Arezzo

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Arezzo About this sound listen or Arretium (Latin: Arrētium) is a city and comune in Central Italy, capital of the province of the same name, located in Tuscany. Arezzo is about 80 km (50 mi) southeast of Florence, at an elevation of 296 metres (971 ft) above sea level. In 2009 the population was about 99,346 people.

Contents

Geography

Arezzo is set on a steep hill rising from the floodplain of the River Arno. In the upper part of the town are the cathedral, the town hall and the Medici Fortress (Fortezza Medicea), from which the main streets branch off towards the lower part as far as the gates. The upper part of the town maintains its medieval appearance despite the addition of later structures.

History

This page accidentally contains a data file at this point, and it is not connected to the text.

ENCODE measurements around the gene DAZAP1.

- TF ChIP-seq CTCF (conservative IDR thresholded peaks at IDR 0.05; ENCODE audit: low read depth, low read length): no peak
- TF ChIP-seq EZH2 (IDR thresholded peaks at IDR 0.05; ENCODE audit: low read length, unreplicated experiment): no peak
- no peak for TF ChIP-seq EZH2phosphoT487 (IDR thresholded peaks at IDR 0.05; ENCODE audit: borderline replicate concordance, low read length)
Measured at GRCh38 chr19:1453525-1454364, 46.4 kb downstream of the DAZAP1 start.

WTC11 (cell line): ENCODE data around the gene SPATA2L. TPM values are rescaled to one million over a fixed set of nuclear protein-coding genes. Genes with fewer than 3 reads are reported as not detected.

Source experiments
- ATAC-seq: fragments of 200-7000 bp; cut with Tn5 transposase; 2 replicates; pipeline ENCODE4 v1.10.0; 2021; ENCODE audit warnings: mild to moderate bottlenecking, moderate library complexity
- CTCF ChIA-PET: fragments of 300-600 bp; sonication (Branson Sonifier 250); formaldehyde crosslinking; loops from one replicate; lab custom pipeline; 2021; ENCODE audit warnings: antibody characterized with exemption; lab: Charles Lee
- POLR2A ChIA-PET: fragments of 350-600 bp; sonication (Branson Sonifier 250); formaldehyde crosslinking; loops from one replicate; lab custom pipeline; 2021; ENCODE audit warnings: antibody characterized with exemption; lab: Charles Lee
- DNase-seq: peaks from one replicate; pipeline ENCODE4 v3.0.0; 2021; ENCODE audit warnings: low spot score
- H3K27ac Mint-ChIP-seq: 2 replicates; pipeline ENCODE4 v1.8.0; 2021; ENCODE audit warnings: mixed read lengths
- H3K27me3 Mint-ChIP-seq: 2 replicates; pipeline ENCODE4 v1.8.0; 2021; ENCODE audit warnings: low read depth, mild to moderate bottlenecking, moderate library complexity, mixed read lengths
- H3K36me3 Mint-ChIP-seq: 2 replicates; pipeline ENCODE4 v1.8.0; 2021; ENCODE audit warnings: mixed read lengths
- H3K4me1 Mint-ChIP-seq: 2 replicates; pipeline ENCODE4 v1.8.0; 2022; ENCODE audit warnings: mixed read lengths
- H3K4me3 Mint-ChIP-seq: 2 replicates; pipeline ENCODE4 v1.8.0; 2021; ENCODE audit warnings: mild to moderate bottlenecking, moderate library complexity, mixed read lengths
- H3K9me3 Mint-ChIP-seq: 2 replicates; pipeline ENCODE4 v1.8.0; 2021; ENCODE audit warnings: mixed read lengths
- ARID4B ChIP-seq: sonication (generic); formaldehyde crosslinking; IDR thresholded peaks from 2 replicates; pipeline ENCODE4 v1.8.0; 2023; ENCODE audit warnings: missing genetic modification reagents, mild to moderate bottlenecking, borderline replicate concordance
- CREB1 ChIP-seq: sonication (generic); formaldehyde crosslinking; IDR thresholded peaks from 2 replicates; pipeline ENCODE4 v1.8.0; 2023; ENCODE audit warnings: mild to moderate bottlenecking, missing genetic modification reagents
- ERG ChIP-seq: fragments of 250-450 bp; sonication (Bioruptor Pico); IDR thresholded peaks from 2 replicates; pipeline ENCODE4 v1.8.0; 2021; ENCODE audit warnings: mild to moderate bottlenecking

Described by Livy as one of the Capitae Etruriae (Etruscan capitals), Arezzo is believed to have been one of the twelve most important Etruscan cities—the so-called Dodecapolis. Etruscan remains establish that the acropolis of San Cornelio, a small hill next to that of San Donatus, was occupied and fortified in the Etruscan period. There is other significant Etruscan evidence: parts of walls, an Etruscan necropolis on Poggio del Sole (still named "Hill of the Sun"), and most famously, the two bronzes, the "Chimera of Arezzo" (5th century BC) and the "Minerva" (4th century BC) which were discovered in the 16th century and taken to Florence. Increasing trade connections with Greece also brought some elite goods to the Etruscan nobles of Arezzo: the krater painted by Euphronios ca 510 BC with a battle against Amazons (in the Museo Civico, Arezzo 1465) is unsurpassed.

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